The Mineral Named for Our Benefactor
This luminous mineral is zinc carbonate (ZnCO3), one of a group of ores that yield the metal zinc. It was named smithsonite in honor of James Smithson because it was he who first identified the mineral in 1802.
This smithsonite specimen, a gift from Mr. Leonard Wilkinson, is from the preeminent smithsonite locality in the United States: the Kelly mine in Magdalena district, Socorro County, New Mexico. It is 11 cm across, 7.5 cm high.
When Smithson began to conduct his experiments on zinc ores, there was much confusion surrounding the mineral which at that time was known generally as calamine. Miners and metalworkers had long known that some kinds of calamine produced zinc, while other specimens—which contained zinc and appeared identical—did not. Smithson’s analysis revealed that what was called “calamine” was not in fact a single substance but essentially two distinct minerals: zinc carbonate (which was later named smithsonite) and zinc silicate (which came to be called hemimorphite, seen here). He identified the carbonate as a good ore for zinc and the silicate as a poor one.
One of the problems with zinc ores, especially the forms of calamine that Smithson identified, was that they were often difficult to tell apart. Smithson developed a simple test that miners could use to identify which was which. It used a small but powerful tool called a blowpipe, an oil lamp, and a piece of charcoal.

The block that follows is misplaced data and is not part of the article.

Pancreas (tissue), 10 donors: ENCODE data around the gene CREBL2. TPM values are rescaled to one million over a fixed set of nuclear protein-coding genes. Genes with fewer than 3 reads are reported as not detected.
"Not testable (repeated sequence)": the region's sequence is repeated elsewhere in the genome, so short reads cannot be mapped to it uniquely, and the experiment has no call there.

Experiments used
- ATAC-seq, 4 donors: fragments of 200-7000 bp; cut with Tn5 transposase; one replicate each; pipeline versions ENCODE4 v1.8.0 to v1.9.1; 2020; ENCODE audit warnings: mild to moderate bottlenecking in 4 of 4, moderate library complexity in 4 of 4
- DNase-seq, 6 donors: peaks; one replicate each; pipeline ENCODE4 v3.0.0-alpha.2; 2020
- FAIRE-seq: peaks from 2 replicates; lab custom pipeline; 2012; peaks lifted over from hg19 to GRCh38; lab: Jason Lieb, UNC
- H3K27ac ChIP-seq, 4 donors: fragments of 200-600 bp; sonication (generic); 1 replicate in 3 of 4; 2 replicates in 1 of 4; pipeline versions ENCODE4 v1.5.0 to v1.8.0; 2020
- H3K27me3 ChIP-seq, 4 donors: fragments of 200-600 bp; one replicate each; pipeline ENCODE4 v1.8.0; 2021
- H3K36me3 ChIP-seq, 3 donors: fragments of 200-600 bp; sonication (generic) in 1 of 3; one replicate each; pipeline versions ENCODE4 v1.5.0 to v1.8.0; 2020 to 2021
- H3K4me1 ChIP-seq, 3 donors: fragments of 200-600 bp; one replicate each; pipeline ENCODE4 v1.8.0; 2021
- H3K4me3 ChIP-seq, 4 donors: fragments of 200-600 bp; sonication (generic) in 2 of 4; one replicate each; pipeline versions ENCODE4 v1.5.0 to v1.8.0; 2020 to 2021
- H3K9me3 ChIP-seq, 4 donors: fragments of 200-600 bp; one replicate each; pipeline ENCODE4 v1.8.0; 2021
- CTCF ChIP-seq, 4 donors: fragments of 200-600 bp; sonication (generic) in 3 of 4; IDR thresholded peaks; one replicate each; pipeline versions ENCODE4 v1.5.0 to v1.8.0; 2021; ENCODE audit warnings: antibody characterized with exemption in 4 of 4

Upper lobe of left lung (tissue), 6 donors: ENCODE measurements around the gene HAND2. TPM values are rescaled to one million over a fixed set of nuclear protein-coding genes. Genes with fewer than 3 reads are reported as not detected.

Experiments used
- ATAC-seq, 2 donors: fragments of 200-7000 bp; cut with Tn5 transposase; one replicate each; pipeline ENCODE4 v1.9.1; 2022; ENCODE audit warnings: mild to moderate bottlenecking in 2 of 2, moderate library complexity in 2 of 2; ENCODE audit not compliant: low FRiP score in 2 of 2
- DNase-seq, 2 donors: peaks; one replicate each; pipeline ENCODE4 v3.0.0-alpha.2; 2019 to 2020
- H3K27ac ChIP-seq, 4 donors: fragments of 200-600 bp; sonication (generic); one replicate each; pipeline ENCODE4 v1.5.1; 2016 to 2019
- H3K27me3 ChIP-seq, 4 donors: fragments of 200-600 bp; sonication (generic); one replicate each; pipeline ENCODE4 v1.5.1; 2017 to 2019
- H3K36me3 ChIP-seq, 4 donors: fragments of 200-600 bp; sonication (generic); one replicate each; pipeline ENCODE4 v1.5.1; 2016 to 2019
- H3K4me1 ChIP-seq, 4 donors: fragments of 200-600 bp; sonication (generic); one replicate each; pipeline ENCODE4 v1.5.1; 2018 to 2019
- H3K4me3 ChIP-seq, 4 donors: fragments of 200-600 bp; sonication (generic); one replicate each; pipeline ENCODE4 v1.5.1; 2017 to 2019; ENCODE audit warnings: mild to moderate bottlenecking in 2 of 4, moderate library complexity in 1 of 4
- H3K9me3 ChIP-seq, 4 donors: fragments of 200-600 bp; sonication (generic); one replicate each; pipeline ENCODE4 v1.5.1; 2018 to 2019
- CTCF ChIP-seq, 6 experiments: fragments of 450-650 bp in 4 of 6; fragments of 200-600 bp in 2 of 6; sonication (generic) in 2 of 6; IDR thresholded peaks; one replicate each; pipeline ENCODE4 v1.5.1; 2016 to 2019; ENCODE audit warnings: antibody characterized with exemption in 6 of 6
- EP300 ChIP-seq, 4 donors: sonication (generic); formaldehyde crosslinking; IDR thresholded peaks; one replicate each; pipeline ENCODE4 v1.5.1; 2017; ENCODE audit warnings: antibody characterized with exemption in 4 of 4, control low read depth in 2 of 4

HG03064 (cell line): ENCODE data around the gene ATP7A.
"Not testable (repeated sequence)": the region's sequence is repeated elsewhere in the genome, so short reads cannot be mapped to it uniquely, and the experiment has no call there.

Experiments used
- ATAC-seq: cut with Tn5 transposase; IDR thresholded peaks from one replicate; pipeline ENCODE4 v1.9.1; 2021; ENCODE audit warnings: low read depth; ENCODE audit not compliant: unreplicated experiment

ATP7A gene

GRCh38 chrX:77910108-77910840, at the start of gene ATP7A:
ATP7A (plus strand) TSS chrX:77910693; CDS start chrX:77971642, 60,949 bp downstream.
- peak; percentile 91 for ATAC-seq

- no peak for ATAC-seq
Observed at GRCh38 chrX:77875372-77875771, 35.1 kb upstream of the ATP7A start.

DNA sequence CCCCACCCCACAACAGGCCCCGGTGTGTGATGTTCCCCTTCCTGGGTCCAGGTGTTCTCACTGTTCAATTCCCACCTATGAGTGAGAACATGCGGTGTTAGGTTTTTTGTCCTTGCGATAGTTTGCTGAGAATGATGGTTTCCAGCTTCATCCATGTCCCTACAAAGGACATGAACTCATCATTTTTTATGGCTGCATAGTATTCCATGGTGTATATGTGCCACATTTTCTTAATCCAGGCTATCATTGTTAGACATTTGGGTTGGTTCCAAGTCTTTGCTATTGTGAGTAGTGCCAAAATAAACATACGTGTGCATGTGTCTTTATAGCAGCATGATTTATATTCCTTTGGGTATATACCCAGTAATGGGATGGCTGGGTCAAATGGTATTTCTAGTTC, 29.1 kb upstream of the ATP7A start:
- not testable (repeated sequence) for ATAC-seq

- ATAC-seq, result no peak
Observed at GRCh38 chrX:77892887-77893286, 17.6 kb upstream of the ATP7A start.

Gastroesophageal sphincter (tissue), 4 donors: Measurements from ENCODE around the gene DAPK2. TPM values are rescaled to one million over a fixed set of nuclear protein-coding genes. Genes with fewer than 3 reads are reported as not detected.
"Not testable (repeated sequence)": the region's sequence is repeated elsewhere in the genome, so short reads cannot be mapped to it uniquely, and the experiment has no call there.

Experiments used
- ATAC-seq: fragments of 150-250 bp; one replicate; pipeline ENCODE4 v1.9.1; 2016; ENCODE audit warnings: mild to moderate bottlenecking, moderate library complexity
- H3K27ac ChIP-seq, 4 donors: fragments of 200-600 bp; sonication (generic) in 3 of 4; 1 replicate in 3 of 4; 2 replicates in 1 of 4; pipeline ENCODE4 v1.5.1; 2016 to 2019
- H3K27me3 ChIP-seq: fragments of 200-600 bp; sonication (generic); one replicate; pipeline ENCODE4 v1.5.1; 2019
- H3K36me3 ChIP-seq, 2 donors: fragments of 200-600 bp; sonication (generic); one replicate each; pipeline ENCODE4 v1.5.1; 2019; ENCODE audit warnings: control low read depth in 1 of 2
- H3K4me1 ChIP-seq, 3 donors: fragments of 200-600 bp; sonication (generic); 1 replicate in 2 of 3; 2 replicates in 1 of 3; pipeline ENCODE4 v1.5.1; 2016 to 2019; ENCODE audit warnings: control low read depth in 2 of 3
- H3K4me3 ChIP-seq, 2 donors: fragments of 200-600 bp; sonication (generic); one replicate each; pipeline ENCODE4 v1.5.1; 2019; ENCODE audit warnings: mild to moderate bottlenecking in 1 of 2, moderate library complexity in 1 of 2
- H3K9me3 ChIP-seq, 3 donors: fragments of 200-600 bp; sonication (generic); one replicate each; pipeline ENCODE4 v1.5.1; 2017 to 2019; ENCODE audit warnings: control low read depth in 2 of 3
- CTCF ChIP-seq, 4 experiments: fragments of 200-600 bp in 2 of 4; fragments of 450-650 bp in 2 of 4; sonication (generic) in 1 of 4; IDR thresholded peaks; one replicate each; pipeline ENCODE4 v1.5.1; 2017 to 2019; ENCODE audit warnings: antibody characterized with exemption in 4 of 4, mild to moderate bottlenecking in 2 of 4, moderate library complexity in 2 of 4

This Plattner's blowpipe was made to be used for long periods without a break.
The blowpipe was a difficult tool to master, and Smithson was widely admired for his skill in using it. In order to maintain a steady flame, one had to breathe in through the nose while at the same time blowing out through the mouth. One also had to develop a familiarity with a wide range of effects in order to understand how particular materials reacted to the flame.
Smithson was also known for his manipulation of miniscule quantities. He boasted of experimenting on “particles little more than visible” and took great pleasure in “the great beauty of deriving knowledge from so diminutive a source.”
His work on the zinc ores exemplified not only his technical skill but also the depth of his understanding, both of which are still honored today through the mineral smithsonite.